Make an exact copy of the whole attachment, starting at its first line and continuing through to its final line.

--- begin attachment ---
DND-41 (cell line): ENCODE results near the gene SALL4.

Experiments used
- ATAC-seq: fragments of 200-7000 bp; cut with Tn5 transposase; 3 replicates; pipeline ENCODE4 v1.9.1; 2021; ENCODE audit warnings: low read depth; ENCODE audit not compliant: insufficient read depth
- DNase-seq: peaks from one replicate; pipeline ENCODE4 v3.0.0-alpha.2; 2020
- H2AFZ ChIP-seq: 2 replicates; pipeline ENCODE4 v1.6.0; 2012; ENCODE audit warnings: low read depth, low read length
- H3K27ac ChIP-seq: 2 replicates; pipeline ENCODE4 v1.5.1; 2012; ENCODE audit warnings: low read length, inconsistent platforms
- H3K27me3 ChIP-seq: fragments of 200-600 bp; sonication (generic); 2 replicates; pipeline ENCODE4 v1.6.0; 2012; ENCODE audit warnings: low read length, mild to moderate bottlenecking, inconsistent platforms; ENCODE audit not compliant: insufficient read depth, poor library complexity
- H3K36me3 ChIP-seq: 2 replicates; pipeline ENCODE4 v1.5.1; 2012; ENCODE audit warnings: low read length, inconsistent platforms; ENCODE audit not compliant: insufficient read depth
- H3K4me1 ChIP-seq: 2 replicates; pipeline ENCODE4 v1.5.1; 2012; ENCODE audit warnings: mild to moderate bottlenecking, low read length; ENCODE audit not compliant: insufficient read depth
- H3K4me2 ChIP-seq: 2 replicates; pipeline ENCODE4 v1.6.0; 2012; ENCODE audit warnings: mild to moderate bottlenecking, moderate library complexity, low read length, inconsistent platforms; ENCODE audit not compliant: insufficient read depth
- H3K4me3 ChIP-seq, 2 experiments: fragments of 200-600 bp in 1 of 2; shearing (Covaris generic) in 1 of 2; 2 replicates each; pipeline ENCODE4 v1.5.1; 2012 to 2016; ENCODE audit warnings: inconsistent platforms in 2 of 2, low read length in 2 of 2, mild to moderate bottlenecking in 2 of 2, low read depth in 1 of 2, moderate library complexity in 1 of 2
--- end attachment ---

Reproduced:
DND-41 (cell line): ENCODE results near the gene SALL4.

Experiments used
- ATAC-seq: fragments of 200-7000 bp; cut with Tn5 transposase; 3 replicates; pipeline ENCODE4 v1.9.1; 2021; ENCODE audit warnings: low read depth; ENCODE audit not compliant: insufficient read depth
- DNase-seq: peaks from one replicate; pipeline ENCODE4 v3.0.0-alpha.2; 2020
- H2AFZ ChIP-seq: 2 replicates; pipeline ENCODE4 v1.6.0; 2012; ENCODE audit warnings: low read depth, low read length
- H3K27ac ChIP-seq: 2 replicates; pipeline ENCODE4 v1.5.1; 2012; ENCODE audit warnings: low read length, inconsistent platforms
- H3K27me3 ChIP-seq: fragments of 200-600 bp; sonication (generic); 2 replicates; pipeline ENCODE4 v1.6.0; 2012; ENCODE audit warnings: low read length, mild to moderate bottlenecking, inconsistent platforms; ENCODE audit not compliant: insufficient read depth, poor library complexity
- H3K36me3 ChIP-seq: 2 replicates; pipeline ENCODE4 v1.5.1; 2012; ENCODE audit warnings: low read length, inconsistent platforms; ENCODE audit not compliant: insufficient read depth
- H3K4me1 ChIP-seq: 2 replicates; pipeline ENCODE4 v1.5.1; 2012; ENCODE audit warnings: mild to moderate bottlenecking, low read length; ENCODE audit not compliant: insufficient read depth
- H3K4me2 ChIP-seq: 2 replicates; pipeline ENCODE4 v1.6.0; 2012; ENCODE audit warnings: mild to moderate bottlenecking, moderate library complexity, low read length, inconsistent platforms; ENCODE audit not compliant: insufficient read depth
- H3K4me3 ChIP-seq, 2 experiments: fragments of 200-600 bp in 1 of 2; shearing (Covaris generic) in 1 of 2; 2 replicates each; pipeline ENCODE4 v1.5.1; 2012 to 2016; ENCODE audit warnings: inconsistent platforms in 2 of 2, low read length in 2 of 2, mild to moderate bottlenecking in 2 of 2, low read depth in 1 of 2, moderate library complexity in 1 of 2